Wednesday, February 24, 2010

Frienemy Mine: Toe to Toe

Although she can barely tolerate her vapid wealthy classmates and the annoyingly politically correct faculty, a prep school scholarship student puts up with them in hopes of realizing her dream: admission to Princeton. Right, well at least she will be prepared for the Ivy League. Until then she has to deal with her trampy frienemy and the Muslim deejay they both have eyes for in Emily Abt’s indie drama Toe to Toe (trailer here), which opens Friday in New York.

Tosha lives in D.C.’s economically depressed Anacostia neighborhood. Jesse lives in a McMansion. Yet, both are virtually ignored by their single parent mothers. Tosha’s mother gives disproportionate love and attention to her underachieving brother who is already a neglectful father himself. By contrast, Jesse’s mother is more interested in jet-setting to her next international NGO-busybody conference than the mundane details of parenting.

Tosha uses her resentment to fuel her drive to excel academically. Jesse deals by having risky unprotected sex with any guy sharing her hip-hop “slumming” sensibilities. One approach is much more constructive than the other. Of course, the Rashid, the middle-class Muslim go-go deejay is like catnip to Jesse. Rashid is actually more attracted to Tosha, but she will not put out, whereas Jesse . . . well, there’s the hormonal triangle in a nutshell.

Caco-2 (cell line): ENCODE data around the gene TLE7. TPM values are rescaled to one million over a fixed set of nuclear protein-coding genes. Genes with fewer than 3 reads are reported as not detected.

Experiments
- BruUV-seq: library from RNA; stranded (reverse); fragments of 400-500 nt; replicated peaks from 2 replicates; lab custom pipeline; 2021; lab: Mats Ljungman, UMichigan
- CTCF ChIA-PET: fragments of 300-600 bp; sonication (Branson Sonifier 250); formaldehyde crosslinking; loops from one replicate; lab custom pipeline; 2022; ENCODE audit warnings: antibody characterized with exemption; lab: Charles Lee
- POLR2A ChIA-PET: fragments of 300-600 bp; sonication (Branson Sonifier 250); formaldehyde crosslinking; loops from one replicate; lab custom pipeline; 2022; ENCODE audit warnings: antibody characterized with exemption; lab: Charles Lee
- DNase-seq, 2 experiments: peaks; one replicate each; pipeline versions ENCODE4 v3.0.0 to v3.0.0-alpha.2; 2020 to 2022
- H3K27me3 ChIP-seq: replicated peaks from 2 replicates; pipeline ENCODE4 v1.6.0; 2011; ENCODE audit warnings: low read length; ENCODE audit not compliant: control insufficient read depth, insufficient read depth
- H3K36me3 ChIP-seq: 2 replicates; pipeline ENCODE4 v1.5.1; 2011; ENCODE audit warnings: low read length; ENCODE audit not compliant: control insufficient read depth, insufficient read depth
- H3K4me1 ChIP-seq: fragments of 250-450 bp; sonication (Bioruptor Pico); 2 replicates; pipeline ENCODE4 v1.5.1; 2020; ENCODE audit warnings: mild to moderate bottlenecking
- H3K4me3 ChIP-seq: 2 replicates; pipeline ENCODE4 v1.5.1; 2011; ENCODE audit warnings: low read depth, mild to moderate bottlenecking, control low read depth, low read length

Though never prurient or in any sense erotic, T2T presents a decidedly sexualized portrait of high school kids. Louisa Krause gives a riveting performance as Jesse and while her resume boasts some heavy Off-Broadway credits (including original productions from Neil Labute and Charles Mee), she frankly looks too young to be filming her partial nude scenes.

Krause and Sinequa Martin prove quite formidable indeed as the on-again off-again friends and lacrosse rivals. Unfortunately, their characters just do such stupid things, even by high school standards, that T2T simply exhausts viewer patience. Still, even though differences of race and class are central to the film’s conflict, Abt deserves credit for not leaning on hot buttons or indulging in easy moralizing. If anything, T2T is most critical of the liberal prep school administration’s gutlessness when an evidently racial motivated incident develops on campus.

Despite two fine lead performances, T2T’s fusion of the coming-of-age story with class-based social drama is not especially memorable. Still, T2T is at least indicative of Krause and Martin’s considerable potential. Okay as a not especially irritating indie film (which is actually saying something lately), T2T opens in New York at the Village East this Friday (2/26) with cast appearances scheduled for the initial weekend screenings.